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Altered gene expression patterns of innate and adaptive immunity pathways in transgenic rainbow trout harboring Cecropin P1 transgene.

Lo JH, Lin CM, Chen MJ, Chen TT - BMC Genomics (2014)

Bottom Line: From the microarray data, a total of 2480 genes in the spleen, 3022 in the kidney, and 2102 in the liver were determined as differentially expressed genes (DEGs) in the cecropin P1 transgenic rainbow trout when compared to the non-transgenics.The identified genes involved in different pathways related to immune function are valuable indicators associated with enhanced host immunity.These genes may serve as markers for selective breeding of rainbow trout or other aquaculture important fish species bearing traits of disease resistance.

View Article: PubMed Central - PubMed

Affiliation: Department of Molecular and Cell Biology, University of Connecticut, Storrs, CT 06269, USA. Thomas.Chen@uconn.edu.

ABSTRACT

Background: We have recently developed several homozygous families of transgenic rainbow trout harbouring cecropin P1 transgene. These fish exhibit resistance characteristic to infection by Aeromonas salmonicida and infectious hematopoietic necrosis virus (IHNV). In our earlier studies we have reported that treatment of a rainbow trout macrophage cell line (RTS11) with a linear cationic α-helical antimicrobial peptide (e.g., cecropin B) resulted in elevated levels of expression of two pro-inflammatory relevant genes (e.g., IL-1β and COX-2). Therefore, we hypothesized that in addition to the direct antimicrobial activity of cecropin P1 in the disease resistant transgenic rainbow trout, this antimicrobial peptide may also affect the expression of immune relevant genes in the host. To confirm this hypothesis, we launched a study to determine the global gene expression profiles in three immune competent organs of cecropin P1 transgenic rainbow trout by using a 44k salmonid microarray.

Results: From the microarray data, a total of 2480 genes in the spleen, 3022 in the kidney, and 2102 in the liver were determined as differentially expressed genes (DEGs) in the cecropin P1 transgenic rainbow trout when compared to the non-transgenics. There were 478 DEGs in common among three tissues. Enrichment analyses conducted by two different bioinformatics tools revealed a tissue specific profile of functional pathway perturbation. Many of them were directly related to innate immune system such as phagocytosis, lysosomal processing, complement activation, antigen processing/presentation, and leukocyte migration. Perturbation of other biological functions that might contribute indirectly to host immunity was also observed.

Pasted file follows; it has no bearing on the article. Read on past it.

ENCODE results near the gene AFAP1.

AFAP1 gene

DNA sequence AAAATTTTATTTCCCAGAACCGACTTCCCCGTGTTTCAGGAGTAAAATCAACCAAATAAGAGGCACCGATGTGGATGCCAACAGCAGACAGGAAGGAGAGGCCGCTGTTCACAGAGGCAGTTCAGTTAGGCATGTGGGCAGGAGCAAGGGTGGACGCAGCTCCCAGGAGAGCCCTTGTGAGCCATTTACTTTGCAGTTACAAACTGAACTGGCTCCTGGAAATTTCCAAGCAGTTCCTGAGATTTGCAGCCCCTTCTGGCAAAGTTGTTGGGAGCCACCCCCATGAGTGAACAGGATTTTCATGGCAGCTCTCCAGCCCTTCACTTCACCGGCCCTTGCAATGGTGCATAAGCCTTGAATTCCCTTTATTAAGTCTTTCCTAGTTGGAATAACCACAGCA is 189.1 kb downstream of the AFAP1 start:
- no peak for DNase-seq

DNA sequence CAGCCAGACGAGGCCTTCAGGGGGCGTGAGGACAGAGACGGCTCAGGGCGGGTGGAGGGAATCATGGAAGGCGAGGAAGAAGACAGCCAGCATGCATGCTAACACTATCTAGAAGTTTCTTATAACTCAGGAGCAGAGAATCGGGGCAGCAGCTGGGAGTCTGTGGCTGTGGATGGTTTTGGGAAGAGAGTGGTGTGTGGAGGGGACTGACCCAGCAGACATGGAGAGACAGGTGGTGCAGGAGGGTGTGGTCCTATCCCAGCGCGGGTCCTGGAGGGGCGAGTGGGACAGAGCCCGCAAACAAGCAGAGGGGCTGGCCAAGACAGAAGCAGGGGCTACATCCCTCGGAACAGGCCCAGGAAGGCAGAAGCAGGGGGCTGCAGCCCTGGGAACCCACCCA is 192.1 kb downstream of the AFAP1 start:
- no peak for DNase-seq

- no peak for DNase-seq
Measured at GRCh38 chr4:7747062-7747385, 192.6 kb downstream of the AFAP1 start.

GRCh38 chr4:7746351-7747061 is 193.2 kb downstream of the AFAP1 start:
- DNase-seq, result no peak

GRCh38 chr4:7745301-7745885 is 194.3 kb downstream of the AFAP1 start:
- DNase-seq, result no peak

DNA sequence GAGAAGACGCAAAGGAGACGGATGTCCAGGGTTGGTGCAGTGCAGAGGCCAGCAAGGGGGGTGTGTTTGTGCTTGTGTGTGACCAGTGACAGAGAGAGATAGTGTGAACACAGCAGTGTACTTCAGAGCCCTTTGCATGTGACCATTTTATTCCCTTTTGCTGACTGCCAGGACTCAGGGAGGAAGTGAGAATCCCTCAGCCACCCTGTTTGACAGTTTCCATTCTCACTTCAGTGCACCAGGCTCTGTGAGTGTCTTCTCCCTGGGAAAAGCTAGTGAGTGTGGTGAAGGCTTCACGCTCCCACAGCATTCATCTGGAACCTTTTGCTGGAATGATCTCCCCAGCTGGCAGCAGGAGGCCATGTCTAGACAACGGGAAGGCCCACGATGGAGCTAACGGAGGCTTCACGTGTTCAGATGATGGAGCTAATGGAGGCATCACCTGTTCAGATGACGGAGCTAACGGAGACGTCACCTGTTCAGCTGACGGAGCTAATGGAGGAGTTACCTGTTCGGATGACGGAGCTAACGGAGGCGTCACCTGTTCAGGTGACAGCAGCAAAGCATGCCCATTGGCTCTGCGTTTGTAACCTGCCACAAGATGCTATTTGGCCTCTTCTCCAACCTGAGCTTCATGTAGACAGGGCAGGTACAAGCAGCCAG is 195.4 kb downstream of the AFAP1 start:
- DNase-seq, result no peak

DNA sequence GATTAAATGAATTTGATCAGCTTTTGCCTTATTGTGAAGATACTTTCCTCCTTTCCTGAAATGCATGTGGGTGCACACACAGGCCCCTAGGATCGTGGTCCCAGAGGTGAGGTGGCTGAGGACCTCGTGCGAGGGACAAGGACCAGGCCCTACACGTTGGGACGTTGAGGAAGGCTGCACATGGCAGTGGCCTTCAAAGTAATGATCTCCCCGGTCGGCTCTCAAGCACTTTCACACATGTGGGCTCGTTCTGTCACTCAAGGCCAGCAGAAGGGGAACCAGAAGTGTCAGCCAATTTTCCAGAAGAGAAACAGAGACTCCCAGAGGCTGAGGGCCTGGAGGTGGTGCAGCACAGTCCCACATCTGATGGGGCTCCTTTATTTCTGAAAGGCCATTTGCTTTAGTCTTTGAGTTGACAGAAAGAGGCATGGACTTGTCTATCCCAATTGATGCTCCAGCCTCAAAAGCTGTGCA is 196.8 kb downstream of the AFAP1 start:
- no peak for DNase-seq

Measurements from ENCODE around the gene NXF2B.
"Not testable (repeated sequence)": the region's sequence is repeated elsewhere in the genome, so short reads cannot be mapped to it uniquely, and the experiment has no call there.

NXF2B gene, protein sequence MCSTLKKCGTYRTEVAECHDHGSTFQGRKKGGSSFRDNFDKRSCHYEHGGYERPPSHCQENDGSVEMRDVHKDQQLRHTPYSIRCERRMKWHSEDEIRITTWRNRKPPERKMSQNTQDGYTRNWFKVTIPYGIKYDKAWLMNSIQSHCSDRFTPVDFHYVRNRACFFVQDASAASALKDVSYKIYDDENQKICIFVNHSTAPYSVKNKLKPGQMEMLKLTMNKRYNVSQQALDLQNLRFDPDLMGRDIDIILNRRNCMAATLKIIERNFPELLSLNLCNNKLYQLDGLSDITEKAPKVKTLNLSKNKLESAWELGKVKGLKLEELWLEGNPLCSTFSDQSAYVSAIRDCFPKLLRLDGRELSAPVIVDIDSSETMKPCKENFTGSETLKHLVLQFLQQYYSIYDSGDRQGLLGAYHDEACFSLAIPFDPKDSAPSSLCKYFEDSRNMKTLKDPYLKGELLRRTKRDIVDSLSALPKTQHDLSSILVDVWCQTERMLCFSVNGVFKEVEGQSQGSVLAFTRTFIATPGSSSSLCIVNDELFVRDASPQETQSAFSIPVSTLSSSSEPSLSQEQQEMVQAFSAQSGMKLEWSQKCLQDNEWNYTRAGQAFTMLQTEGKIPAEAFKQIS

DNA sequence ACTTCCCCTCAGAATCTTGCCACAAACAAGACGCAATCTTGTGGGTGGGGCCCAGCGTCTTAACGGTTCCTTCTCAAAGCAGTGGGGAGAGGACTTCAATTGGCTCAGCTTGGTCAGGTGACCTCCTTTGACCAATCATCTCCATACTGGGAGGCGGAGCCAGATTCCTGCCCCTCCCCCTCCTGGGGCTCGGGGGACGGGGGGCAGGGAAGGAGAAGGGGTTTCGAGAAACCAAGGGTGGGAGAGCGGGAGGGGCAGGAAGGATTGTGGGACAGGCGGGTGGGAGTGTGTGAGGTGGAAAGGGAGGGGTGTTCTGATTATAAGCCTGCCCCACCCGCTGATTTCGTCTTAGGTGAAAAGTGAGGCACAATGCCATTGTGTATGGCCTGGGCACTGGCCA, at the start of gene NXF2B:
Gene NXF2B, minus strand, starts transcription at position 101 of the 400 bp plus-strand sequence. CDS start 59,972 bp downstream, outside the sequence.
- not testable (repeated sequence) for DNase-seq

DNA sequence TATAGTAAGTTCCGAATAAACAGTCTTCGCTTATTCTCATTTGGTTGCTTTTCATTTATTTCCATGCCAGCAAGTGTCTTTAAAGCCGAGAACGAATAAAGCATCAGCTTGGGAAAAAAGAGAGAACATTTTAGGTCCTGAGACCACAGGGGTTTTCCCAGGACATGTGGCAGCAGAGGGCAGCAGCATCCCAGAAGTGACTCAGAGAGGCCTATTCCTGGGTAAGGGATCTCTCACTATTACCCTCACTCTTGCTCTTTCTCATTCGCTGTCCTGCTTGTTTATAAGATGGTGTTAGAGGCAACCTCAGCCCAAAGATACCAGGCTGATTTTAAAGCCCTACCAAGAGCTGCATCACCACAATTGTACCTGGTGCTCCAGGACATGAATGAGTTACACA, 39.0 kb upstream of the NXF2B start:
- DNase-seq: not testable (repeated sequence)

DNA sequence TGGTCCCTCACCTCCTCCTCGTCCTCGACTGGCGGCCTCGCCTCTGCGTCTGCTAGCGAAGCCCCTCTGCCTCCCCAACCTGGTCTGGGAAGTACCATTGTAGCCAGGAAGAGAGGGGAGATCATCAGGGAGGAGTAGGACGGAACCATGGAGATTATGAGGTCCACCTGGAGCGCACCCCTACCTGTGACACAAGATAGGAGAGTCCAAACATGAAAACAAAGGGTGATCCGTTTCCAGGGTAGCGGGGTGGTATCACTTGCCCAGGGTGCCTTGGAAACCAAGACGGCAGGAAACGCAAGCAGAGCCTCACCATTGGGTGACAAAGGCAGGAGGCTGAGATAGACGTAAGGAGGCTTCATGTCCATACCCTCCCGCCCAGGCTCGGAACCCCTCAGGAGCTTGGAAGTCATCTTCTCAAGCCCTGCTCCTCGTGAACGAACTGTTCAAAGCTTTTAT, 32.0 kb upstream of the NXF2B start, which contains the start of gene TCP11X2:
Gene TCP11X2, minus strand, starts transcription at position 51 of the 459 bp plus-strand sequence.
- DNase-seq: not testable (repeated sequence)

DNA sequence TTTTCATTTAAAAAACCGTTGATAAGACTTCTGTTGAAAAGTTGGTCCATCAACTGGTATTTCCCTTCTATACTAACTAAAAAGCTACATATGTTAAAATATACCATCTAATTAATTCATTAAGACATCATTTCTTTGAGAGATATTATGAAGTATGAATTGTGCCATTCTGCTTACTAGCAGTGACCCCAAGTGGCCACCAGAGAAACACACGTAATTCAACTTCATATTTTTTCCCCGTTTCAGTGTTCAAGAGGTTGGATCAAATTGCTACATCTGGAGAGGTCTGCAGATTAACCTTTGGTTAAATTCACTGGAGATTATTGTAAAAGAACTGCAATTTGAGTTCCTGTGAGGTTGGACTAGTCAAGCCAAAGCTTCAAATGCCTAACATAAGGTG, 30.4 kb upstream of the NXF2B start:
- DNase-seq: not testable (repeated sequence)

Conclusions: The gene product of cecropin P1 transgene produced in the disease resistant transgenic rainbow trout not only can kill the pathogens directly but also exert multifaceted immunomodulatory properties to boost host immunity. The identified genes involved in different pathways related to immune function are valuable indicators associated with enhanced host immunity. These genes may serve as markers for selective breeding of rainbow trout or other aquaculture important fish species bearing traits of disease resistance.

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An overview of microarray data analysed in three immune competent organs of cecropin P1 transgenic trout versus non-transgenic trout. A, Hierarchical clustering of spleen, kidney, and liver samples derived from two families (F703 & F180) of cecropin P1 transgenic trout. Designated numbers after each tissue indicate biological and microarray technical repeats. B, Venn diagram showing numbers of differentially expressed genes (DEGs) identified in the three organs of cecropin P1 transgenic trout. C, A list of genes selected from the 478 DEGs in common among organs related to different biological functions. Color gradient denotes relative degree of expression ratio (transgenic/non-transgenic). D, Comparison of microarray and real-time RT-qPCR results (n = 54; linear regression, R2 = 0.82).
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Fig1: An overview of microarray data analysed in three immune competent organs of cecropin P1 transgenic trout versus non-transgenic trout. A, Hierarchical clustering of spleen, kidney, and liver samples derived from two families (F703 & F180) of cecropin P1 transgenic trout. Designated numbers after each tissue indicate biological and microarray technical repeats. B, Venn diagram showing numbers of differentially expressed genes (DEGs) identified in the three organs of cecropin P1 transgenic trout. C, A list of genes selected from the 478 DEGs in common among organs related to different biological functions. Color gradient denotes relative degree of expression ratio (transgenic/non-transgenic). D, Comparison of microarray and real-time RT-qPCR results (n = 54; linear regression, R2 = 0.82).